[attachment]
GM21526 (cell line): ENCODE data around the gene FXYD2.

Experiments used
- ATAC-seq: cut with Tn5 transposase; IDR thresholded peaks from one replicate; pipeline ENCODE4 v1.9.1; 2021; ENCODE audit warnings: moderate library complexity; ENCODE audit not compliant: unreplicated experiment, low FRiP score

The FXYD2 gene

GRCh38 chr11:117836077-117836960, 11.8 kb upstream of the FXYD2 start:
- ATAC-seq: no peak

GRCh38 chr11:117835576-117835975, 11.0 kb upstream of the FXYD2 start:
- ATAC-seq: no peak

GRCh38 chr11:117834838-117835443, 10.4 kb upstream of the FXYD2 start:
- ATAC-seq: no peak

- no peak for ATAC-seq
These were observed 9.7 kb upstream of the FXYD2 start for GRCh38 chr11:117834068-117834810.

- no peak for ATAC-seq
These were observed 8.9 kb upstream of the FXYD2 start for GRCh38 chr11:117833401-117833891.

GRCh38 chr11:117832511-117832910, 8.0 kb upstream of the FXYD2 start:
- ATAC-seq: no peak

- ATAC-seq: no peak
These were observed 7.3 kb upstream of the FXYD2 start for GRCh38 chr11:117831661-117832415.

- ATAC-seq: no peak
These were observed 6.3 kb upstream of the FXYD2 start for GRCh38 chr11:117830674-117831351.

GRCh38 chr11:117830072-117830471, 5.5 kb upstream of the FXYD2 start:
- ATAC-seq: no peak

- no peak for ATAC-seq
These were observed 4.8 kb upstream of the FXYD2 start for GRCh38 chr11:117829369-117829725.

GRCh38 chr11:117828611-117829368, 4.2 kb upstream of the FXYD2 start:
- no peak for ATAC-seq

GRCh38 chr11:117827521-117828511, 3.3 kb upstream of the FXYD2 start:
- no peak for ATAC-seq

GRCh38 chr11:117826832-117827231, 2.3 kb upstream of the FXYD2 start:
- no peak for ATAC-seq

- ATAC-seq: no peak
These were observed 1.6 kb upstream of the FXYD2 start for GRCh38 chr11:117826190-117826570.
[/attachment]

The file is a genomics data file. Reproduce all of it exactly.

GM21526 (cell line): ENCODE data around the gene FXYD2.

Experiments used
- ATAC-seq: cut with Tn5 transposase; IDR thresholded peaks from one replicate; pipeline ENCODE4 v1.9.1; 2021; ENCODE audit warnings: moderate library complexity; ENCODE audit not compliant: unreplicated experiment, low FRiP score

The FXYD2 gene

GRCh38 chr11:117836077-117836960, 11.8 kb upstream of the FXYD2 start:
- ATAC-seq: no peak

GRCh38 chr11:117835576-117835975, 11.0 kb upstream of the FXYD2 start:
- ATAC-seq: no peak

GRCh38 chr11:117834838-117835443, 10.4 kb upstream of the FXYD2 start:
- ATAC-seq: no peak

- no peak for ATAC-seq
These were observed 9.7 kb upstream of the FXYD2 start for GRCh38 chr11:117834068-117834810.

- no peak for ATAC-seq
These were observed 8.9 kb upstream of the FXYD2 start for GRCh38 chr11:117833401-117833891.

GRCh38 chr11:117832511-117832910, 8.0 kb upstream of the FXYD2 start:
- ATAC-seq: no peak

- ATAC-seq: no peak
These were observed 7.3 kb upstream of the FXYD2 start for GRCh38 chr11:117831661-117832415.

- ATAC-seq: no peak
These were observed 6.3 kb upstream of the FXYD2 start for GRCh38 chr11:117830674-117831351.

GRCh38 chr11:117830072-117830471, 5.5 kb upstream of the FXYD2 start:
- ATAC-seq: no peak

- no peak for ATAC-seq
These were observed 4.8 kb upstream of the FXYD2 start for GRCh38 chr11:117829369-117829725.

GRCh38 chr11:117828611-117829368, 4.2 kb upstream of the FXYD2 start:
- no peak for ATAC-seq

GRCh38 chr11:117827521-117828511, 3.3 kb upstream of the FXYD2 start:
- no peak for ATAC-seq

GRCh38 chr11:117826832-117827231, 2.3 kb upstream of the FXYD2 start:
- no peak for ATAC-seq

- ATAC-seq: no peak
These were observed 1.6 kb upstream of the FXYD2 start for GRCh38 chr11:117826190-117826570.